Along with anticonvulsants, doctors may prescribe their bipolar patients anti-psychotics, medication that treats a patient’s disconnect from reality (known medically as psychosis). Typically, doctors recommend anti-psychotic medication to their patients who suffer from hallucinations and delusions, such as schizophrenics. However, like anticonvulsants, anti-psychotic medication has proven to be an effective mood stabilizer. As a result, doctors prescribe it to their bipolar patients, whether or not these patients suffer from psychosis.
Early forms of anti-psychotic medication had side effects that seriously hampered a person’s motor skills, causing tremors characteristic of Parkinson’s disease. This side effect led some to refer to anti-psychotics as neuroleptics, a term that literally translates from Greek to mean “to take hold of one’s nerves.” While newer forms of anti-psychotics have far fewer side effects on the motor skills, this class of drugs may still be referred to by some as neuroleptics.
Types of Antipsychotic Medication
Currently, the three types of antipsychotic medication in order of their development are:
- first-generation (typical)
- second-generation (atypical)
- dopamine partial agonists.
Typical Anti-Psychotics: First-Generation Medication
First developed during the 1950s as a schizophrenia treatment, typical anti-psychotics are still used today to treat a variety of conditions, including the mania associated with bipolar disorder. Because early forms of typical anti-psychotics had extreme sedative properties, this class of drugs was also known as “major tranquilizers.”
However, because newer medications have limited this sedative property, few, if any, medical professionals still use the term major tranquilizer when referring to typical anti-psychotic medication.
This first-generation medication comes in two forms. Each has its own unique risks and benefits:
- High Potency: While high-potency first-generation anti-psychotics are effective without causing sedation, dry mouth or dizziness, side effects include impaired motor skills (i.e., either the inability to move or the inability to stop tremors). Common high-potency typical anti-psychotic medications include Fluphenazine and haloperidol.
- Low Potency: In contrast to the high-potency form, low-potency typical anti-psychotic medication has far less effect of the motor skills (i.e., less extrapyramidal side effects). However, side effects include poor concentration and occasional memory loss. Examples of low potency medication include Chlorpromazine and Thiothixene.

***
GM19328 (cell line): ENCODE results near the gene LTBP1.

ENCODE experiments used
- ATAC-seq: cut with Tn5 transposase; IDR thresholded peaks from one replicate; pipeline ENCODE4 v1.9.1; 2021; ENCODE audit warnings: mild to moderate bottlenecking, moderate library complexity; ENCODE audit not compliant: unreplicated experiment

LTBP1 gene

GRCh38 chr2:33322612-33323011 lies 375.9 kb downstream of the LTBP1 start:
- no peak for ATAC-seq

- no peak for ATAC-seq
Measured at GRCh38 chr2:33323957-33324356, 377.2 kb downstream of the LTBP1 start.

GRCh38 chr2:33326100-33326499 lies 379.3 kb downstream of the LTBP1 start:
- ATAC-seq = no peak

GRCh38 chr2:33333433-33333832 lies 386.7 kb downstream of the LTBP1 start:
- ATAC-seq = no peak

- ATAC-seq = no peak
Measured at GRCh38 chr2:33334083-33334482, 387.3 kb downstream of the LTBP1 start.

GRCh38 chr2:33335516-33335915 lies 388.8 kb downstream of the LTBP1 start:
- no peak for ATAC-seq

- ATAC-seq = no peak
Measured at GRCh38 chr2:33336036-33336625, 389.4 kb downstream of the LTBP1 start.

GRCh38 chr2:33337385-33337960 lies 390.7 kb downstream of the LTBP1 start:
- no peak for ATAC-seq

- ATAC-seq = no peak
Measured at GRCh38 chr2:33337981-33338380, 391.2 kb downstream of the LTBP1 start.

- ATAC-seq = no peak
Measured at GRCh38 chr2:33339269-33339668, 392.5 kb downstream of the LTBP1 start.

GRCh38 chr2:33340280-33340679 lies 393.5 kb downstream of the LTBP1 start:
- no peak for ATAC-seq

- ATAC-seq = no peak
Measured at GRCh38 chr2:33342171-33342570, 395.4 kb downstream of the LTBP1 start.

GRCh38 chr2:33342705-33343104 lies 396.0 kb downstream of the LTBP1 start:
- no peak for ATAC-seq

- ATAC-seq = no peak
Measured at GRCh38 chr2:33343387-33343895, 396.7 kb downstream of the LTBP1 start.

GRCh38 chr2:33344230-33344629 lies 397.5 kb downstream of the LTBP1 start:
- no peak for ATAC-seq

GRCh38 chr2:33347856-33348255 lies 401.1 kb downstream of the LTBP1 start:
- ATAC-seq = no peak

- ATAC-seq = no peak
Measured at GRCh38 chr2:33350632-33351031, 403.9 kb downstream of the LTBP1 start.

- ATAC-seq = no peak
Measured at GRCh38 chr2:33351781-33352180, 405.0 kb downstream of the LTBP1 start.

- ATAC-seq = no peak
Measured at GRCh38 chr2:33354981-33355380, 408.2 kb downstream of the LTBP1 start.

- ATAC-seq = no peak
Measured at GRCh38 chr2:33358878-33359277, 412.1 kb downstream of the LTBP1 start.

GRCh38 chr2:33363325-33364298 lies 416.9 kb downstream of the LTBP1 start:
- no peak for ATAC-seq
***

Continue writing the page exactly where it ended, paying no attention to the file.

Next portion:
Serious, but rare, side effects associated with the use of any typical antipsychotic include:
- Neuroleptic Malignant Syndrome (NMS): a potentially fatal condition accompanied by fever, altered mental states and muscle stiffness.
- Tardive Dyskinesia: a disorder marked by involuntary, needless movement (i.e., blinking, tongue protrusion, etc.).
While the elderly are more likely to suffer from serious side effects of typical antipsychotic medication, anyone experiencing symptoms should see his doctor and discontinue use.
Atypical, Second-Generation Anti-Psychotics
While this class of antipsychotic medication is a heterogeneous group that includes a variety of different medication, drugs in this category tend to affect hormone receptors, both serotonin and dopamine, in the brain. Although some doctors consider atypical antipsychotic medications to be more effective than the first-generation medication, research has yet to bolster this conclusion.
Because atypical anti-psychotics are newer, doctors are still unsure of exactly how they work to stabilize the mood. As a result, doctors generally rely on first-generation medications.
Common atypical anti-psychotics include:
Potential side effects include developing:
- tardive dyskinesia.
Dopamine Partial Antagonist
As one of the newest forms of anti-psychotic medication, dopamine partial antagonists are drugs that only partly block the dopamine receptors in the brain. Because this type of anti-psychotic medication deals with the dopamine receptor, it is often categorized as an atypical anti-psychotic. However, researchers still have much to discover about dopamine partial antagonists.
Although this medication is an effective mood stabilizer, side effects include:
- depression, general discontent
- poor concentration
- restlessness, general agitation
- tardive dyskinesia.
Currently, the only FDA-approved dopamine partial antagonists is Aripipazole.
Answers.com (2007). Typical Antipsychotic. Retrieved July 19, 2007 from the Answers.como Web site: http://www.answers.com/topic/typical-antipsychotic.
Free Patents Online (2007). Use of Dopamine Receptor Antagonsits. Retrieved July 19, 2007 from the Free Patents Online Web site: http://www.freepatentsonline.com/20010056101.html.
Healthy Place (2007). Recent Developments in Atypical Antipsychotic Medications. Retrieved July 19, 2007 from the Healthy Place Web site: http://www.healthyplace.com/communities/Thought_Disorders/schizo/medications/index.asp.